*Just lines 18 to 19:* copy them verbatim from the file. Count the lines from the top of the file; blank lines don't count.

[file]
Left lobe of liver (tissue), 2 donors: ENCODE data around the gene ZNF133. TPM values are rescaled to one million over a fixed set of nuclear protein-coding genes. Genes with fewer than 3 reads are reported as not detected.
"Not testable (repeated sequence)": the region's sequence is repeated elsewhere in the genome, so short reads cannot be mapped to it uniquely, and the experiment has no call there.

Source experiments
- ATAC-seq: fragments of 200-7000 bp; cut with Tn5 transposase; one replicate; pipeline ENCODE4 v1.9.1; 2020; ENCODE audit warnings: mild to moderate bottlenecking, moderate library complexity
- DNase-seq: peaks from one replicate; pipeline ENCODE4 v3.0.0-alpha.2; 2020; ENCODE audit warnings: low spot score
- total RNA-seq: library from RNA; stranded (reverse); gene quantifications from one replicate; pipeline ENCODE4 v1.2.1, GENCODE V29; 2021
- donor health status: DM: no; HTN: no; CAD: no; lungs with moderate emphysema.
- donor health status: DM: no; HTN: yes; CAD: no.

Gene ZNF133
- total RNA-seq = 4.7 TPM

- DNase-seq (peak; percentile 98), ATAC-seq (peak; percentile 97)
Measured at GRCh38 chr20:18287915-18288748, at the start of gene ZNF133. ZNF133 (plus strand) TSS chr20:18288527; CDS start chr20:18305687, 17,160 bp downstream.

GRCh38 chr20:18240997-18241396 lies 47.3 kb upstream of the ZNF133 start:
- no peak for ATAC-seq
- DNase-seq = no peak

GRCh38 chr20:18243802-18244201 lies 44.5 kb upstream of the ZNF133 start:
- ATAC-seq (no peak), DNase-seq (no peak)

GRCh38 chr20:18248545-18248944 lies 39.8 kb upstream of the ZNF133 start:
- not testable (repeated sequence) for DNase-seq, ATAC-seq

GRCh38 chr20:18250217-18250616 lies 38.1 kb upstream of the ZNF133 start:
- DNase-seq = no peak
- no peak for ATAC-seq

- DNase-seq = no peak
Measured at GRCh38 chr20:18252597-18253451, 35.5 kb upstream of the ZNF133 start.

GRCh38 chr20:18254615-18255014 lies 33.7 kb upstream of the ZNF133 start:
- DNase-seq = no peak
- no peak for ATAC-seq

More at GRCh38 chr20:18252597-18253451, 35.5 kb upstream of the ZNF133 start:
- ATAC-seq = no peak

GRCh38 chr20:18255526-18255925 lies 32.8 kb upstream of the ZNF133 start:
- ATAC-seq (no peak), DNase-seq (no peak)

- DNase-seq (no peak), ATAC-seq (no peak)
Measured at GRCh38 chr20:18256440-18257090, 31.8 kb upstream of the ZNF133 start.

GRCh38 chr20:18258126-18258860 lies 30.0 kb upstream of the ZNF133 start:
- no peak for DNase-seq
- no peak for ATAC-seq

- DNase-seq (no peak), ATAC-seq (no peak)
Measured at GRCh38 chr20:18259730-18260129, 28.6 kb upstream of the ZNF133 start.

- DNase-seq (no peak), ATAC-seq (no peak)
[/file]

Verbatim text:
GRCh38 chr20:18248545-18248944 lies 39.8 kb upstream of the ZNF133 start:
- not testable (repeated sequence) for DNase-seq, ATAC-seq